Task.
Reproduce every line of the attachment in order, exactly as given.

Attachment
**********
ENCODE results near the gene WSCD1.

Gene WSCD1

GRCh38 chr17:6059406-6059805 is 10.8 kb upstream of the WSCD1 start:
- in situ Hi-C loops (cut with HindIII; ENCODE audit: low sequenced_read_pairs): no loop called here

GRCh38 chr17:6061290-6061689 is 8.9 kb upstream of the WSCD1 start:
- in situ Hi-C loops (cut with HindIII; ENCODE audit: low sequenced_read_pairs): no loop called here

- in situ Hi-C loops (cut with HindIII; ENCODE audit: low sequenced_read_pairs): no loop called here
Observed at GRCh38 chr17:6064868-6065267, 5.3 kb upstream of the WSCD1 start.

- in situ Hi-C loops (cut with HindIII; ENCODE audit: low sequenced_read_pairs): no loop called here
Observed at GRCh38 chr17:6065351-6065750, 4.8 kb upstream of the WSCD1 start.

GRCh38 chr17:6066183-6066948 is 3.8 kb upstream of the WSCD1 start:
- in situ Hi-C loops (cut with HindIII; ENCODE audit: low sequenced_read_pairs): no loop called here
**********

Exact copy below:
ENCODE results near the gene WSCD1.

Gene WSCD1

GRCh38 chr17:6059406-6059805 is 10.8 kb upstream of the WSCD1 start:
- in situ Hi-C loops (cut with HindIII; ENCODE audit: low sequenced_read_pairs): no loop called here

GRCh38 chr17:6061290-6061689 is 8.9 kb upstream of the WSCD1 start:
- in situ Hi-C loops (cut with HindIII; ENCODE audit: low sequenced_read_pairs): no loop called here

- in situ Hi-C loops (cut with HindIII; ENCODE audit: low sequenced_read_pairs): no loop called here
Observed at GRCh38 chr17:6064868-6065267, 5.3 kb upstream of the WSCD1 start.

- in situ Hi-C loops (cut with HindIII; ENCODE audit: low sequenced_read_pairs): no loop called here
Observed at GRCh38 chr17:6065351-6065750, 4.8 kb upstream of the WSCD1 start.

GRCh38 chr17:6066183-6066948 is 3.8 kb upstream of the WSCD1 start:
- in situ Hi-C loops (cut with HindIII; ENCODE audit: low sequenced_read_pairs): no loop called here